From the outside, Corvus Coffee’s new shop in the Denver Tech Center (DTC) seems like any other new business in the area. Located at the new Belleview Station, the apartment/retail complex would be familiar to anyone who’s driven around Denver lately. Built of glass and steel and painted a reproducible greyscale, Belleview Station is marketed as a “master-planned” development. But its sterile exterior feels more like it was mass produced, squeezed out like freshly pressed playdough taken from its mold to be plopped and plotted somewhere south of Denver. But once you walk in the door, it’s immediately clear there’s something much less reproducible about Corvus’ Tech Center locale.


Corvus Kyoto Towers.

“I don’t want to copy and paste,” said Phillip Goodlaxson, owner of Corvus Coffee, on why he changed the concept for DTC. “Not because that’s not worth doing, and not [that] it results in a bad shop, but it just doesn’t challenge us to grow.”

Goodlaxson’s philosophy is centered around this concept of change, growth and above all, craft. Because not only do they hand pick all their coffees from far-flung regions, and spend innumerable hours getting to know individual coffee farmers, often traveling to said remote regions, they work tirelessly to honor that scrupulously grown coffee with their own expressions. DTC is their latest effort to produce something original or as Goodlaxson puts it “to make something.”

At DTC, you’ll find your typical coffee shop offerings with a full espresso menu including all the cortados and cappuccinos your heart desires, as well as a long list of those exotic, responsibly raised and fairly traded coffees prepared in more ways than one. One of those preparations includes a Japanese method using a Kyoto Tower, a tall glass contraption that acts as the centerpiece to the new shop’s identity. The process, which will only be done at the DTC location, takes over six hours to produce one batch of coffee since it uses singular drops of water to slowly extract the magic locked inside the beans. That meticulously produced coffee is pushed a step further with a drink list that reads less like a latte and more like a cocktail.

The Heart of Darkness Kyoto cold brew drink

The Heart of Darkness Kyoto poured by Corvus’ Doug Stone.

Take the Heart of Darkness ($4.80) which is made with a natural Ethiopian Kyoto coffee called Gigesa served with pineapple, ginger and rose then shaken and poured into a coupe glass. The result looks as if it was made with booze, and I’m sure many people will mistake it as such. But Corvus does not have a liquor license. However, that’s not an accident nor a hiccup in their opening. Right now, it’s intentional, and as Goodlaxson explained, their main focus is producing drinks not made for the purpose of delivering booze someday, but to treat their coffee as the commodity it is.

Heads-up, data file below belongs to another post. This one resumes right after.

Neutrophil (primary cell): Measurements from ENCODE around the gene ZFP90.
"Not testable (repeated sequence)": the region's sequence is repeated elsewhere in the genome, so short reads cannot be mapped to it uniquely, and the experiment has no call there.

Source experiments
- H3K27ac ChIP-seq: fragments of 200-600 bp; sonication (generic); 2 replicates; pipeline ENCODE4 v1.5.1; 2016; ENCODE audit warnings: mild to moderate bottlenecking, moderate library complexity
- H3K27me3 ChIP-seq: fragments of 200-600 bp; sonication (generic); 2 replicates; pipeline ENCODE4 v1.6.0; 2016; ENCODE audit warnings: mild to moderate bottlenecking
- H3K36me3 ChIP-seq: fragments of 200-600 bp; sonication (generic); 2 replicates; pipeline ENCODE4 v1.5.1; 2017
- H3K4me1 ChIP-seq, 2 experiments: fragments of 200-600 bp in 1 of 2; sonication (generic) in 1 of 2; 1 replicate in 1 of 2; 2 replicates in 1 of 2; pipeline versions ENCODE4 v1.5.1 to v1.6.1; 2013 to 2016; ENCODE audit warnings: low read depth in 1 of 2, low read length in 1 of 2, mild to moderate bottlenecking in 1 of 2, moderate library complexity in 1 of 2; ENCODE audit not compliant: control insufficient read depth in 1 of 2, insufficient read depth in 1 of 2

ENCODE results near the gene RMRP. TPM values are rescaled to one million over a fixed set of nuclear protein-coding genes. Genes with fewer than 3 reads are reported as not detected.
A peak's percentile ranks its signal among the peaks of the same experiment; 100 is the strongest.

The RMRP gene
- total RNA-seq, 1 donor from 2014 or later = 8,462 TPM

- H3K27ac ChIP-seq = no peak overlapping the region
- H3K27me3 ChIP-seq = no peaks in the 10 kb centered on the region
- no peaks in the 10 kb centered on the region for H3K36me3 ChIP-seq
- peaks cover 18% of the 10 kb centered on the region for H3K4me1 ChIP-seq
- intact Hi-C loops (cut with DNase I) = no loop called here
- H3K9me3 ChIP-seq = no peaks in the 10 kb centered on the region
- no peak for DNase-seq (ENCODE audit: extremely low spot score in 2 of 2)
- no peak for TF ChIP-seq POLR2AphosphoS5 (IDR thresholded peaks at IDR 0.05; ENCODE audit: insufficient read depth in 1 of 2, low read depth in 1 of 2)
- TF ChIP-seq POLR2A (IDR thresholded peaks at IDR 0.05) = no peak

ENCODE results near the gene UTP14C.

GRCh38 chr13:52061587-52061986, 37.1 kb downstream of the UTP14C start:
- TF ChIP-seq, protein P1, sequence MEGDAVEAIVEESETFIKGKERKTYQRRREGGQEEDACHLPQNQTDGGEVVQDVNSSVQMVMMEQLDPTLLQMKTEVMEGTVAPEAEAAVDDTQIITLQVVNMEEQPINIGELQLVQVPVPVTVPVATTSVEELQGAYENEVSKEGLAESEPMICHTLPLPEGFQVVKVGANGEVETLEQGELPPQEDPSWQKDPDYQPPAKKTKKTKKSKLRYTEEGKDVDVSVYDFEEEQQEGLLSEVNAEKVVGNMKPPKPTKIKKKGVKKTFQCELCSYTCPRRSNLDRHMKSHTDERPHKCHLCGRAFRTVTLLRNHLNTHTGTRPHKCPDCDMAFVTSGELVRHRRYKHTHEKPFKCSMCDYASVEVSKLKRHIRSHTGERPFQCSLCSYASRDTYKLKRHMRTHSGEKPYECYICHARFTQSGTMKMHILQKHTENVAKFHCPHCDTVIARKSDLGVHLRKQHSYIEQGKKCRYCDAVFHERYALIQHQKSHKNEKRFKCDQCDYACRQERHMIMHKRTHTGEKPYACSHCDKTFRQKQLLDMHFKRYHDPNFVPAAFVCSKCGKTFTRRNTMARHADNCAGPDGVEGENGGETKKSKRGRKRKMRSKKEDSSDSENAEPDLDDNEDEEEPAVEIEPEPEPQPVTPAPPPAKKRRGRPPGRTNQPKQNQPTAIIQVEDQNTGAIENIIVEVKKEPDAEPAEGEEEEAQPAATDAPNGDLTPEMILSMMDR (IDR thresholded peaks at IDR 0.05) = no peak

“These coffees are special because they have different characteristics drawn from where and how they’re processed and produced,” said Goodlaxson. ” We’re making drinks that reinforce that idea.”

That’s why when you take a sip of The Heart of Darkness you taste not only the coffee but you pick up on notes of the roast’s fruitiness. Those flavors then balance the acidic notes of the coffee for a robust but refreshing drink.


From left: The Winter Flower, the Whiskey Finn and the Heart of Darkness.

The other Kyoto drinks follow in the same vein like the Winter Flower ($4.70) made with a washed Kenyan Kyoto coffee and jasmine and lime. The result is a bit more vegetal almost like it was made with cocktail bitters. Doug Stone, a Corvus employee and creator of the Kyoto drink list, explained it gets that flavor from something similar to bitters, but it is slightly different.

“It’s called Glycerol, G-L-Y-C-E-R-O-L,” explained Stone while having to spell out the foreign word. He explained he uses the glycerin as a base for his homemade “bitters” because it has a natural sweetness and allows him to forgo the use of simple sugar—something he and Goodlaxson wanted to avoid

“It was recommended to be by an herbalist friend,” said Stone of the glycerol

Other drinks include some of their classics created at the original Corvus on South Broadway like the Backcountry ($4.60) made with chicory cold brew, vanilla and topped with cream and an updated rendition called the Whiskey Finn ($5). The DTC version is made with the same ingredients but instead of chicory, it uses whiskey cold brew created from beans aged in whiskey barrels.

Stone explained he drew upon inspiration from his own hobbyist interests with cocktails as well as friends in the industry, namely Phil Zierke at Englewood Grand, who helped them develop the list.

“All the credit goes to those guys,” said Stone with a sense of endearment, that like most things at Corvus was anything but manufactured.

Head down to Corvus to grab a cold brew coffee any day from 6:30 a.m. to 6:30 p.m. and make sure to also check out their new “Steampunk” system which makes a unique single-cup similar to pour over. Also Goodlaxson, who just returned from Colombia, explained they have some new roasts on the horizon that are panning out to be some of his favorites.

Corvus Coffee DTC is located at 4925 S. Newport St. Denver, Colorado.

All photography by Brittany Werges.


Corvus' "Steampunk" pour over system.

Corvus’ “Steampunk” pour over system.